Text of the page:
“At ELECSA, we believe that a cut in the Feed in Tariff can be afforded without damaging future prospects, but the rate at which they were introduced has had a big impact on the confidence in the sector. The up until now generous FIT payments have served their purpose in getting renewable technologies more widely understood and accepted and it has outperformed all expectations.”

So whilst FITs may be reduced in the future, the returns will still be there for customers looking to invest in solar PV and so, ELECSA argues, it will remain a growth market, along with other renewable technologies.
Renewable Heat Incentives.

On the other side of the coin, the government has performed better in relation to the Renewable Heat Incentive. The Government delay for the RHI only came to an end at the end of November and ELECSA’s certification director Chris Beedel argues that it has always been the case that it is better to be late than never.
The body provides both Part P certification for electrical installations and has hundreds of contractors registered to its MCS scheme for renewable energies since it was established in 2009.

Beedel says the five month delay was worthwhile if it irons out any wrinkles in the process.
“Whilst we were disappointed to hear that the commercial RHI was to be delayed, we appreciated that this ground-breaking incentive is a world first and therefore warranted the required consultations to ensure it can deliver to its full potential.”

“It was simply a case of better to get it right, than get it right now so we did not have to go back to the drawing board later on,” adds Beedel.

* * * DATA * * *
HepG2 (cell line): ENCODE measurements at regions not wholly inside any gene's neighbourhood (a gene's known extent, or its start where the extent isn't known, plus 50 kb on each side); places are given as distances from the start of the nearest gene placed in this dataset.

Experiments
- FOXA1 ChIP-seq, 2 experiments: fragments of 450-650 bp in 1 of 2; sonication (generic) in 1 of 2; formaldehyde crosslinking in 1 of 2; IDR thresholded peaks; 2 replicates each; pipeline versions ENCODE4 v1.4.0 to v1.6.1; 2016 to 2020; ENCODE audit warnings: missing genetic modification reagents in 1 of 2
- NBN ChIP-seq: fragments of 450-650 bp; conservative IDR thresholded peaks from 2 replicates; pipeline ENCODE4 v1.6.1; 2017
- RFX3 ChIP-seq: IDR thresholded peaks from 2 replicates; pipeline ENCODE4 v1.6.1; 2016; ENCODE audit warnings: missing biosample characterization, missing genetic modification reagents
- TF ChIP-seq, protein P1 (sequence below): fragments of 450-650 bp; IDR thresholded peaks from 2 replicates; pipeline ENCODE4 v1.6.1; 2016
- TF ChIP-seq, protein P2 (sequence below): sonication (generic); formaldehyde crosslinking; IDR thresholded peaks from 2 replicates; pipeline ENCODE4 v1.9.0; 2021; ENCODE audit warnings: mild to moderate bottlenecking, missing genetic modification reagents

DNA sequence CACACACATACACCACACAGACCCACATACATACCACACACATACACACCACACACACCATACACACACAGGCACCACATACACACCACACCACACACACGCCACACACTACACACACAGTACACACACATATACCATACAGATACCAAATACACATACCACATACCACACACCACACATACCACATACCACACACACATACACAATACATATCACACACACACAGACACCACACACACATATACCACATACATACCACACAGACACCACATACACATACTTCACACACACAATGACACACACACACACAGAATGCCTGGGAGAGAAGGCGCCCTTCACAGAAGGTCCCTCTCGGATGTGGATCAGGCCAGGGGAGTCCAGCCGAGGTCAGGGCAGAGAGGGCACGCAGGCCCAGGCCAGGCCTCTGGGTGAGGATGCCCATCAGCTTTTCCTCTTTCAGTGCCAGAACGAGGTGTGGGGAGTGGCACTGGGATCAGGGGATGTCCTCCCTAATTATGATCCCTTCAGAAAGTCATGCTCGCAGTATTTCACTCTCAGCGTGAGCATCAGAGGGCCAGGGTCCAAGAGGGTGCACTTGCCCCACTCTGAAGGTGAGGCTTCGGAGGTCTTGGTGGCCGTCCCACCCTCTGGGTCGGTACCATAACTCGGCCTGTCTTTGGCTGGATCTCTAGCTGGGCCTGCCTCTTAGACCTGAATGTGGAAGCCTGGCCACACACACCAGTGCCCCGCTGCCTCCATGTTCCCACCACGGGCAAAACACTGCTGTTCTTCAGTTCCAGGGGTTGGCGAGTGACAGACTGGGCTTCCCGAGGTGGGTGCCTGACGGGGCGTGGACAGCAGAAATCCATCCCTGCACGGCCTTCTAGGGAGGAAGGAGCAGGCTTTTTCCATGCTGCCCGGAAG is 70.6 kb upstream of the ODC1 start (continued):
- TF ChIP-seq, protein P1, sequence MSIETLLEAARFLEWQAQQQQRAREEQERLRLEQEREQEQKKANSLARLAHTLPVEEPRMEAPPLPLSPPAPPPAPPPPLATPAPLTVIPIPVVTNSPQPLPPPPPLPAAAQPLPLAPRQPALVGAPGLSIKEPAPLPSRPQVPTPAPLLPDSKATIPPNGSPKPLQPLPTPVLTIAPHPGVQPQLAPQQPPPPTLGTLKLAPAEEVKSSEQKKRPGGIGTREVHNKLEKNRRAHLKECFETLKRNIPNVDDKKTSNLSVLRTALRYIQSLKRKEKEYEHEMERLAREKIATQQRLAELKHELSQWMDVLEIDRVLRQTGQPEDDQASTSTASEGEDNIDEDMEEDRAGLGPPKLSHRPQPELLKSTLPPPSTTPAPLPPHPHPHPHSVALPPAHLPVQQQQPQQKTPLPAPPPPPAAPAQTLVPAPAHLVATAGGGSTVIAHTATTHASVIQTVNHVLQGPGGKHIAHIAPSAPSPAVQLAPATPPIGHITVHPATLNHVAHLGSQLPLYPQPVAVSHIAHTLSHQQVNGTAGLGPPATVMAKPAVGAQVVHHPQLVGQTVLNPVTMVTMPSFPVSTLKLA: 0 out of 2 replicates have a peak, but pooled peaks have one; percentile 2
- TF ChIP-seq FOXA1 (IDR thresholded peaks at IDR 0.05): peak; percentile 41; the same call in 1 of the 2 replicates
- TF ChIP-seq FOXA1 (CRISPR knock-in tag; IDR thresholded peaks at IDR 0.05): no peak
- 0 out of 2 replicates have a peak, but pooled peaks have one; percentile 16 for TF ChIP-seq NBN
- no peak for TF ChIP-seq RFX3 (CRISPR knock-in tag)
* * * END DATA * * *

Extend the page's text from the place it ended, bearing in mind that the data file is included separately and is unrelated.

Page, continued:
DECC has quietly announced the fact that it was open for RHI applications from Monday 28 November for non-domestic use.

The RHI for commercial installations was supposed to have come into force in July, but the Government backed scheme to provide financial support for installing low carbon heat technologies suffered a last minute setback after delays in securing state aid approval forced the Department of Energy and Climate Change (DECC) to postpone its launch.

The start of the scheme was delayed while DECC resolved its compatibility with state aid rules and consequently resubmitted the draft regulations to Parliament. The process now complete, organisations can now apply to OFGEM for support under the scheme from Monday 28 November and will receive payments on a quarterly basis for heat generated over 20 years.

“This has been a timely announcement in terms of the bigger renewable future in light of the recent concern over FITs. The statement underlines a longer term commitment strategy from DECC and will encourage installers to invest in microgeneration futures, beyond solar PV,” says Beedel.

The RHI, to be administered by Ofgem (Office of the Gas and Electricity Markets), aims to provide continuous financial support for over 20 years to renewable heat generators in England, Scotland and Wales and will work in a similar way to the current Feed-in Tariff scheme.

For certain types of small and medium-sized installations (up to and including 45kWth), both installers and equipment must be certified under the Microgeneration Certification Scheme (MCS).  These include:
• Biomass boilers (including CHP biomass boilers)
• Solar Thermal
• Ground Source Heat Pumps
• Water Source Pumps

There are additional technologies covered by the RHI but outside of the MCS standards such as:
• On site biogas combustion
• Deep Geothermal
• Energy from Municipal Solid Waste
• Injection of bio-methane into the grid

At present the RHI does not include Air Source Heat Pumps, however they may well be included at a later date once a suitable metering solution has been agreed.  A second phase of the RHI, starting in late 2012, aims to establish support for similar renewables in the domestic sector.  For more information on the RHI, visit DECC www.decc.gov.uk or Ofgem www.ofgem.gov.uk. The full list of RHI tariffs can also be downloaded by visiting either of these websites.